Corporate Banner
Satellite Banner
Next Gen Sequencing
Scientific Community
 
Become a Member | Sign in
Home>News>This Article
  News
Return

Gene Identified Responsible for Disorders of Bones and Connective Tissue

Published: Monday, May 13, 2013
Last Updated: Monday, May 13, 2013
Bookmark and Share
Researchers have identified a gene that when mutated is responsible for a spectrum of disorder.

This finding opens new avenues for research into the diagnosis and treatment of these previously incurable diseases.

Spondyloepimetaphyseal dysplasia with joint laxity, type I or SEMD-JL1 is a disorder of the skeleton resulting in short stature and spinal problems starting from birth, and worsening with age. The disease is also known as SEMD Beighton type.

In order to find the gene responsible for the disorder, Dr. Ikegawa and his team examined the entire coding sequence of the genome of 7 individuals suffering from SEMD-JL1 using next-generation sequencing technology.

The researchers found that the study subjects all had mutations that resulted in significant loss of function of the gene B3GALT6, known to be involved in the biosynthesis of an important component of connective tissue.

To the reseachers’ surprise, mutations in B3GALT6 were also found in patients suffering from a disorder of the connective tissue called Ehlers-Danlos syndrome progeroid type.

The researchers show that a deficiency in the B3GALT6 enzyme results in a spectrum of disorders affecting various tissues, including the skin, bones, cartilage, tendons and ligaments. Their results indicate that B3GALT6 is essential for the development and the maintenance of these tissues.

B3GALT6 is known to encode for an enzyme involved in the biosynthesis of the glucosaminoglycan (GAG) linker region.

“The GAG linker region is key for GAG biosynthesis and proteoglycan metabolism,” explains Dr Ikegawa, “and proteoglycans are important because they are a major component of the matrix of connective tissue in animals.”

“Our findings show that mutations in B3GALT6 cause a spectrum of disorders that were previously thought to belong to different families of diseases — some were thought to be skeletal dysplasia and others connective tissue disorders,” explain the authors.

“More clinical, genetic and biological studies are needed to understand the pathological mechanism of the diseases and the role of GAG metabolism and function,” they conclude.


Further Information
Access to this exclusive content is for Technology Networks Premium members only.

Join Technology Networks Premium for free access to:

  • Exclusive articles
  • Presentations from international conferences
  • Over 2,400+ scientific posters on ePosters
  • More than 3,700+ scientific videos on LabTube
  • 35 community eNewsletters


Sign In



Forgotten your details? Click Here
If you are not a member you can join here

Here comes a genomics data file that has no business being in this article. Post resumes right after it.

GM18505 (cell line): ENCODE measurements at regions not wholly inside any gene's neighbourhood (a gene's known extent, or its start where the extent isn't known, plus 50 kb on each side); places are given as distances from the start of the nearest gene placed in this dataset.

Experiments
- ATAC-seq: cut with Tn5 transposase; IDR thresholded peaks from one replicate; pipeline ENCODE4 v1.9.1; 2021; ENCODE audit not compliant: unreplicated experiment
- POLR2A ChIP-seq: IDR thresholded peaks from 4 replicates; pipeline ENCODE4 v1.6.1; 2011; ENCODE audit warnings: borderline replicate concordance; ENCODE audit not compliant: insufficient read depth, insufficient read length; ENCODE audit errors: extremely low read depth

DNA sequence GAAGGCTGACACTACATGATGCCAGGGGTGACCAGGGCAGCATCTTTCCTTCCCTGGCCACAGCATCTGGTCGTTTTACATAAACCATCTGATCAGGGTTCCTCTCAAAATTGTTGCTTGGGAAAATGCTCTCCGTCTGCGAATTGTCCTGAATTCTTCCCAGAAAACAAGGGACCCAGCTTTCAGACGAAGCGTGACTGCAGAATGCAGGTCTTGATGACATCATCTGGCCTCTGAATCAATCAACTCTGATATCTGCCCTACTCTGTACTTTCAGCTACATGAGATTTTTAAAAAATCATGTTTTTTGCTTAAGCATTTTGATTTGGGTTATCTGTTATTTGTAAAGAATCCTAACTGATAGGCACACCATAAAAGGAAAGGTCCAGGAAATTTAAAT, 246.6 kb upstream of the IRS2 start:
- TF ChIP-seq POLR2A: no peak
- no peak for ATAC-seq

*Please note: By logging into TechnologyNetworks.com you agree to accept the use of cookies. To find out more about the cookies we use and how to delete them, see our privacy policy.


Scientific News
DNA Damage Seen in Patients Undergoing CT Scanning
Along with the burgeoning use of advanced medical imaging tests over the past decade have come rising public health concerns about possible links between low-dose radiation and cancer.
Web App Helps Researchers Explore Cancer Genetics
Brown University computer scientists have developed a new interactive tool to help researchers and clinicians explore the genetic underpinnings of cancer.
New Research Advances Genetic Studies in Wildlife Conservation
‘Next-gen’ DNA sequencing of non-invasively collected hair expands field of conservation genetics.
Gene Testing Now Allows Precision Medicine for Thoracic Aneurysms
Researchers at the Aortic Institute at Yale have tested the genomes of more than 100 patients with thoracic aortic aneurysms, a potentially lethal condition, and provided genetically personalized care.
OGT’s Popular ESHG Workshop Free to View Online
Learn about the next generation of microarrays in one of the best attended workshops of the conference.
Discordant NIPT Test Results May Reflect Presence of Maternal Cancer
Results published in Journal of the American Medical Association.
Sperm RNA Test May Improve Evaluation of Male Infertility
To help resolve uncertainty—and guide prospective parents to the right fertility treatments—scientists propose the use of a new kind of fertility test. It involves examining sperm RNA by means of next-generation sequencing.
How the Mammoth Got its Wool
Evolutionary change in a gene reconstructed in the lab from the woolly mammoth was part of a suite of adaptations that allowed the mammoth to survive in harsh arctic environments, according to new research.
NuGEN Scientists Screen 400+ Genes for Fusion Events in Single Assay
Breakthrough proves efficacy of new sample preparation method that could accelerate cancer research and development of treatments and diagnostic tests.
More Accurate and Comprehensive Whole Genome Assembly
Scientists from the Icahn School of Medicine at Mount Sinai have developed a new approach to build nearly complete genomes by combining high-throughput DNA sequencing with genome mapping.
Skyscraper Banner

Skyscraper Banner
Go to LabTube
Go to eposters
 
Access to the latest scientific news
Exclusive articles
Upload and share your posters on ePosters
Latest presentations and webinars
View a library of 1,800+ scientific and medical posters
2,400+ scientific and medical posters
A library of 2,500+ scientific videos on LabTube
3,700+ scientific videos
Close
Premium CrownJOIN TECHNOLOGY NETWORKS PREMIUM FREE!